The program helps:
- Launch student athletes toward educational opportunities after converting their raw talent into the skills required for entry into college athletic programs
- Expose teens to service and local enrichment activities in order to instill a sense of responsibility, belonging and investment; key requirements for building a civically engaged individual
- Advise players, coaches and parents on the process of effectively supporting dreams of playing baseball on the college level
- Direct young men toward their promise by using the historical journey of past African American legends as the road map
Tens of thousands of young Black males living in the inner city of Atlanta need the three B’s in order to live a life of significance. Here’s a breakdown of how it works:
“Vulnerability is the birthplace of love, belonging, joy, courage, empathy and creativity. It is the source of hope, empathy, accountability and authenticity. If we want greater clarity in our purpose or deeper and more meaningful spiritual lives, vulnerability is the path.” — Brene Brown
As a child, both of my parents modeled their work ethic in the comforts of my home. I was blessed to wake up to a father and mother in my house every day. But I grew up in poverty. It was hidden from me through designer clothes, a mandate to use articulate speech and annual visits to the Fox Theatre to see “The Nutcracker.”
I felt that I was better than my neighbors who lived in the same segregated Hollywood Brooks (Bankhead Atlanta) apartments as I did. I grew up feeling I was learning the right way, which had resemblance of the “White way”.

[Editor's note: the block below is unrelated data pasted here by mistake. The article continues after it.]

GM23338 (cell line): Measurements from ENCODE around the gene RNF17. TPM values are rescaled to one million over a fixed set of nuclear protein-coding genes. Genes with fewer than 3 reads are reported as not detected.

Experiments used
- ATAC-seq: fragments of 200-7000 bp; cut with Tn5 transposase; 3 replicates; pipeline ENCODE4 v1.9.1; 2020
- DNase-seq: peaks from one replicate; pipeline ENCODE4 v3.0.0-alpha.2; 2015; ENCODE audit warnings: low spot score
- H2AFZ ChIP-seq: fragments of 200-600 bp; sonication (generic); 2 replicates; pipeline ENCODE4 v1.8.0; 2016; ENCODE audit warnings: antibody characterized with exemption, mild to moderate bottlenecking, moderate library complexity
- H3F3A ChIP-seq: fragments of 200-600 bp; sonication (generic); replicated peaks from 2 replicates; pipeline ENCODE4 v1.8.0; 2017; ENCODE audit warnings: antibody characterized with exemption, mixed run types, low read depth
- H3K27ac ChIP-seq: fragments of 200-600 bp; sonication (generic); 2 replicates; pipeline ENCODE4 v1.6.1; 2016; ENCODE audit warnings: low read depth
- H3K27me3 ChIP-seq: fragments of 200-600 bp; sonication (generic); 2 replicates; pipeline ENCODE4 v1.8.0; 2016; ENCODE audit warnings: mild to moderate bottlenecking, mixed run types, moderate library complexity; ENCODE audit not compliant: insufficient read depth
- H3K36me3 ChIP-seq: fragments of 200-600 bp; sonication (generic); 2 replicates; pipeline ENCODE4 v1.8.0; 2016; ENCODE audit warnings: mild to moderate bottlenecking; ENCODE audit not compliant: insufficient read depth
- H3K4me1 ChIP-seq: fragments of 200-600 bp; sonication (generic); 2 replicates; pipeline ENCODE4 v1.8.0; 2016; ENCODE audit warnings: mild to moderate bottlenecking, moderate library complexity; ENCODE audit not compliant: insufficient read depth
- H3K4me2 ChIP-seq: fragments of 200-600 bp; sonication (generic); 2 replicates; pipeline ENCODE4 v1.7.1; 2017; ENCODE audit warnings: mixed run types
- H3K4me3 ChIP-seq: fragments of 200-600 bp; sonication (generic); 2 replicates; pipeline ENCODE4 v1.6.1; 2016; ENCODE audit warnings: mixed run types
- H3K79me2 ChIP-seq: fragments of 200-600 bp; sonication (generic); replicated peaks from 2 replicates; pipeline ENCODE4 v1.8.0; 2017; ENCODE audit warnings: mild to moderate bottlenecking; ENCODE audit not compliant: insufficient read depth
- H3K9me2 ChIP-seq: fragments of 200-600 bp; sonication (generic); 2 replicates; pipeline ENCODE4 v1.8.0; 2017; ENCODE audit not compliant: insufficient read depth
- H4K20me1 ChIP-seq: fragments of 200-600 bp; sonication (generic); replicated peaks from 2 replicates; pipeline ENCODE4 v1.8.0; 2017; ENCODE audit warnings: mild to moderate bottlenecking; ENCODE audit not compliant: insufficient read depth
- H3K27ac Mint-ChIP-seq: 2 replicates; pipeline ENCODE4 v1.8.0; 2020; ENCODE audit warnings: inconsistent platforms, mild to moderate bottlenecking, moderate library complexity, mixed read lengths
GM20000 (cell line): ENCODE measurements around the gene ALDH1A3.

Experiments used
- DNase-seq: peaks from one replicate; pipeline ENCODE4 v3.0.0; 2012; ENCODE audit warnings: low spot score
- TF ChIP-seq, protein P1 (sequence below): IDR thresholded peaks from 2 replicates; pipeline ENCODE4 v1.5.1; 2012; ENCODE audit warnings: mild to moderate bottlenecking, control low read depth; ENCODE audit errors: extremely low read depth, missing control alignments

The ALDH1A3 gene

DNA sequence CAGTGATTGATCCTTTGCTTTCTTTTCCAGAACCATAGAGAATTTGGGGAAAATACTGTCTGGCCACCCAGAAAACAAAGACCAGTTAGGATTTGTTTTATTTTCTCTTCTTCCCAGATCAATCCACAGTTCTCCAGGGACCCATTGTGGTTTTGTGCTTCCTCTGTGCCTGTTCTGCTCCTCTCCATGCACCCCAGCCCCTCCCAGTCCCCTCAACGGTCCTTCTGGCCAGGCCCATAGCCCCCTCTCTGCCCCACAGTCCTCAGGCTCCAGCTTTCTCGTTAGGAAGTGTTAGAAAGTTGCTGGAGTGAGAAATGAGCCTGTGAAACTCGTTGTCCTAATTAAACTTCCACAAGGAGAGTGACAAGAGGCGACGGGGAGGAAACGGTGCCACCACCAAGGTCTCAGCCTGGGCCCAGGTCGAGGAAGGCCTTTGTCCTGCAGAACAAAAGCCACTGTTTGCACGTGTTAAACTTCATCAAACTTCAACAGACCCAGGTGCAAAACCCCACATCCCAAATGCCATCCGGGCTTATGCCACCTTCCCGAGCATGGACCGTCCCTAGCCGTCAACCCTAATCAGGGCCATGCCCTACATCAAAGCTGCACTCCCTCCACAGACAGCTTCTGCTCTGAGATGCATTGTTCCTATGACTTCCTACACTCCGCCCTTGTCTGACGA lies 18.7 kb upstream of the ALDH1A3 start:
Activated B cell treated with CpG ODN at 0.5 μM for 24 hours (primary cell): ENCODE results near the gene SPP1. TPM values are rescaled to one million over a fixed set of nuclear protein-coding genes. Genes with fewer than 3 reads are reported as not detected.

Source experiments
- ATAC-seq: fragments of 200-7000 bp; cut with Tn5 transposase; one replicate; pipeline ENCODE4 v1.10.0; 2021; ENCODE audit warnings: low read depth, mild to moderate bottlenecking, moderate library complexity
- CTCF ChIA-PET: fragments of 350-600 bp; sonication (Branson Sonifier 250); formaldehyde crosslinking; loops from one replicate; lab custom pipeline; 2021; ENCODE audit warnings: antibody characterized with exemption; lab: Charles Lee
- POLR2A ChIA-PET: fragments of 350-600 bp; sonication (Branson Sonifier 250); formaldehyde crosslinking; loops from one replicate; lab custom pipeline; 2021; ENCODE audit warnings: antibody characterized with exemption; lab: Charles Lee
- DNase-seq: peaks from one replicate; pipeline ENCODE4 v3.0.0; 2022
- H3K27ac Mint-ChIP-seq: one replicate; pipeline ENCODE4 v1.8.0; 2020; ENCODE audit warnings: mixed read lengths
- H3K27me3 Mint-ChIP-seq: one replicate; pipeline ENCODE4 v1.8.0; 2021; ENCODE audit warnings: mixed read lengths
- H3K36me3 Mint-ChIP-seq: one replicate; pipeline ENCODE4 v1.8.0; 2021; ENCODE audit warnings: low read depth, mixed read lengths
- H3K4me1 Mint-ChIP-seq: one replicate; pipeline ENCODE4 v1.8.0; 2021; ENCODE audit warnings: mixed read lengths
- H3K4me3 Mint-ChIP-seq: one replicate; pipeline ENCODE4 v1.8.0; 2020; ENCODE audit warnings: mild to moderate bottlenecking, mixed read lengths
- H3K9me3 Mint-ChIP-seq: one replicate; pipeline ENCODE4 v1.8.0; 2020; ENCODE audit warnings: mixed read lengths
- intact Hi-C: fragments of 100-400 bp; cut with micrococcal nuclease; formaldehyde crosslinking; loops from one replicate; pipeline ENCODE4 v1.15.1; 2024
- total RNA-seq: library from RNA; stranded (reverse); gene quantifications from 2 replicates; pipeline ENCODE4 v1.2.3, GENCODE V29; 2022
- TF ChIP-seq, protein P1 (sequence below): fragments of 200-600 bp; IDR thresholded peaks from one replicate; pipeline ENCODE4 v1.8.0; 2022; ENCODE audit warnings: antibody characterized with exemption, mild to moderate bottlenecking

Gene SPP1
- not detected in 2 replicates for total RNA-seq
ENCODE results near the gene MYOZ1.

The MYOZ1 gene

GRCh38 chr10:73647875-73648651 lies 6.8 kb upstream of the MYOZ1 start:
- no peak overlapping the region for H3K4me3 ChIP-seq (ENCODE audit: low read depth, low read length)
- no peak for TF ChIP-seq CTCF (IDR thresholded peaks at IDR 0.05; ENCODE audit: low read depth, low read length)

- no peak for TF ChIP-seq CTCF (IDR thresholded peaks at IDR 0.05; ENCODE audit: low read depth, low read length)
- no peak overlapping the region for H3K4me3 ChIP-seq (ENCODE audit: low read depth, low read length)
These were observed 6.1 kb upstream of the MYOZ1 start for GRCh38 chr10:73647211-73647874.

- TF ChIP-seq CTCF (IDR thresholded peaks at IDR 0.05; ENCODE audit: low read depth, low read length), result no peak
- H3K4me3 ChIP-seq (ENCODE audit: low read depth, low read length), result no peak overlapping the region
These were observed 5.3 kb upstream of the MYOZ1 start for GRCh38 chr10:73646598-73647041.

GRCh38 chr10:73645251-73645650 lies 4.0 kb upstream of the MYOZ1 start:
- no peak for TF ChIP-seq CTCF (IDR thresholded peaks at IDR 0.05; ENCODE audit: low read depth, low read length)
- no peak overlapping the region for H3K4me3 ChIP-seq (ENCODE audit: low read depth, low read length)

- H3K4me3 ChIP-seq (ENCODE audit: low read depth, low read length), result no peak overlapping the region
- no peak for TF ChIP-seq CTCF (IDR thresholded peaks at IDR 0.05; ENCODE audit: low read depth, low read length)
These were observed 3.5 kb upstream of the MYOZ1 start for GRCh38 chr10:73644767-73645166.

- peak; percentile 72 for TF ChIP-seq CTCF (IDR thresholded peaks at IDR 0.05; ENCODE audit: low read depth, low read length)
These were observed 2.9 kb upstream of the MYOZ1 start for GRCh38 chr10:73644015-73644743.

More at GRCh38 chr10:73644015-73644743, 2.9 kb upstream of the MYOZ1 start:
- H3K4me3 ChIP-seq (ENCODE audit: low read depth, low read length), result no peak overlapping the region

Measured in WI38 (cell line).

Atlanta will never become a world-class city until hundreds of thousands of Black males are living a sustainable life of significance.
|L.E.A.D. Ambassadors Harris Clement and Deangelo Nowell along with Coach Desmond Stegall|
“Faith consists in believing when it is beyond the power of reason to believe.” — Voltaire
L.E.A.D. partners with Atlanta Public Schools to inspire and equip Black males (Ambassadors) with the empowerment they need to live a life of significance. We Scout The Counted Out (TM).
Georgia has one non-profit charitable organization for every 361 people. It is ranked in the top one-third of most charitable states overall. Georgia’s charitable organizations are generous with both their money and volunteers.
Why then does Atlanta have so many problems with poverty and failed educational outcomes?
Why haven’t these problems been resolved?
It isn’t a lack of resources. It isn’t a lack of goodwill. But it is time we ask ourselves the hard questions so that we can create authentic change.
Rise Up Atlanta. Tens of thousands of youth Black males don’t believe that living life of significance is their destiny.
Patience is the ability to wait without anger. Some of our L.E.A.D. Ambassadors are mad as hell because they know that if you’re born into poverty in Atlanta, you have a four percent chance of making it out, according to research by the Metro Atlanta Chamber of Commerce.
Judge Peggy H. Walker of the Douglas County Juvenile Court said, “When children don’t have language, their behavior becomes their language.” Here’s one intentional thing that you can do in 2019 to help me lead in Atlanta.
Become a recurring donor of $10, $20, $30 or more — no donation is too small.